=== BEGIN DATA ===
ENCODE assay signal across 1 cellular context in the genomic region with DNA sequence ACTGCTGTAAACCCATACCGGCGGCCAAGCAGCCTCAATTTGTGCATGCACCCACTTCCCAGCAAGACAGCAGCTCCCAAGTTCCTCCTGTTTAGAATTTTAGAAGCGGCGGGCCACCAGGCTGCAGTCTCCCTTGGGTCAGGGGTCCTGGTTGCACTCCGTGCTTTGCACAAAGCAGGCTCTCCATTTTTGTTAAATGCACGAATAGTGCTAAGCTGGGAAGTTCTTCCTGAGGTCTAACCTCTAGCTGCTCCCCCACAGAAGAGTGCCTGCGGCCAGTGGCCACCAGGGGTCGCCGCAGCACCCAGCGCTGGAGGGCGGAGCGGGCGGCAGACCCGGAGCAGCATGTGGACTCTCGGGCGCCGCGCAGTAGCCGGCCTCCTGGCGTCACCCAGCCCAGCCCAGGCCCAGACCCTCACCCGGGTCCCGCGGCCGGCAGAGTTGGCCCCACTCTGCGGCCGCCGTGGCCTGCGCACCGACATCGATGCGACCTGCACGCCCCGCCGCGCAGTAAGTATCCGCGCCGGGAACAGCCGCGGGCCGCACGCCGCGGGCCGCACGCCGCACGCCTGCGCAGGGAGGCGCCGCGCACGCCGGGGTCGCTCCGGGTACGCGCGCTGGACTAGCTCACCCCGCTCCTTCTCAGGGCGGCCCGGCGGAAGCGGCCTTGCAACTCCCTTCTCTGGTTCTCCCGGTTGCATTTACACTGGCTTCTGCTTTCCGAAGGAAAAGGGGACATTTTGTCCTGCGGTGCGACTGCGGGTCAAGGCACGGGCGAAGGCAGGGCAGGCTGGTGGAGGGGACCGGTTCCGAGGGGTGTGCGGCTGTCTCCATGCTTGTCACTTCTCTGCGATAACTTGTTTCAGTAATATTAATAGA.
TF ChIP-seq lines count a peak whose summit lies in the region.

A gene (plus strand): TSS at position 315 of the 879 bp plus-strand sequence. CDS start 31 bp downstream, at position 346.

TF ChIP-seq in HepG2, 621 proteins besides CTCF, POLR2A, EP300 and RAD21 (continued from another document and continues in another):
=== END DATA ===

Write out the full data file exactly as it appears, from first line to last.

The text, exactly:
ENCODE assay signal across 1 cellular context in the genomic region with DNA sequence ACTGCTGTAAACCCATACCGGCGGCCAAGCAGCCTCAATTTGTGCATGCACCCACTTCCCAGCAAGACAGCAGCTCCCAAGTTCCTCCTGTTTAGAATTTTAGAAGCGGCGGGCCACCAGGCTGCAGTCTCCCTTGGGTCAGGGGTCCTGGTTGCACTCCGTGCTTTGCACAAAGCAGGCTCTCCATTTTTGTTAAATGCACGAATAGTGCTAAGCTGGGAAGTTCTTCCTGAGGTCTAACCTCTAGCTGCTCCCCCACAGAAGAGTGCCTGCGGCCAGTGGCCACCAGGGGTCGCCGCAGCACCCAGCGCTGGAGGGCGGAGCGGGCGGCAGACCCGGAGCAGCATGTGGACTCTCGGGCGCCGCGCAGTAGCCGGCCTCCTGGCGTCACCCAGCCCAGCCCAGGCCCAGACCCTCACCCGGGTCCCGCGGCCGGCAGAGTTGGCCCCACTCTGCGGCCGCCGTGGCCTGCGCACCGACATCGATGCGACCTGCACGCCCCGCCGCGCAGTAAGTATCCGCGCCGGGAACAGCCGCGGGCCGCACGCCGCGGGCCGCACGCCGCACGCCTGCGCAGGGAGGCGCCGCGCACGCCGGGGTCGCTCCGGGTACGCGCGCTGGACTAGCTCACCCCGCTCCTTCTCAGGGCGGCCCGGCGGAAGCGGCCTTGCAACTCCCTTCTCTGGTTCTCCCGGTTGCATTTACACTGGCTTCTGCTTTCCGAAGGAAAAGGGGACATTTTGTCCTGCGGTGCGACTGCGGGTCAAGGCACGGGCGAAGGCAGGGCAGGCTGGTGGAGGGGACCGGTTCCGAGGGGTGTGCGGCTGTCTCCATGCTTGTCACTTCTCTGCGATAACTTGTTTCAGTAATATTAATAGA.
TF ChIP-seq lines count a peak whose summit lies in the region.

A gene (plus strand): TSS at position 315 of the 879 bp plus-strand sequence. CDS start 31 bp downstream, at position 346.

TF ChIP-seq in HepG2, 621 proteins besides CTCF, POLR2A, EP300 and RAD21 (continued from another document and continues in another):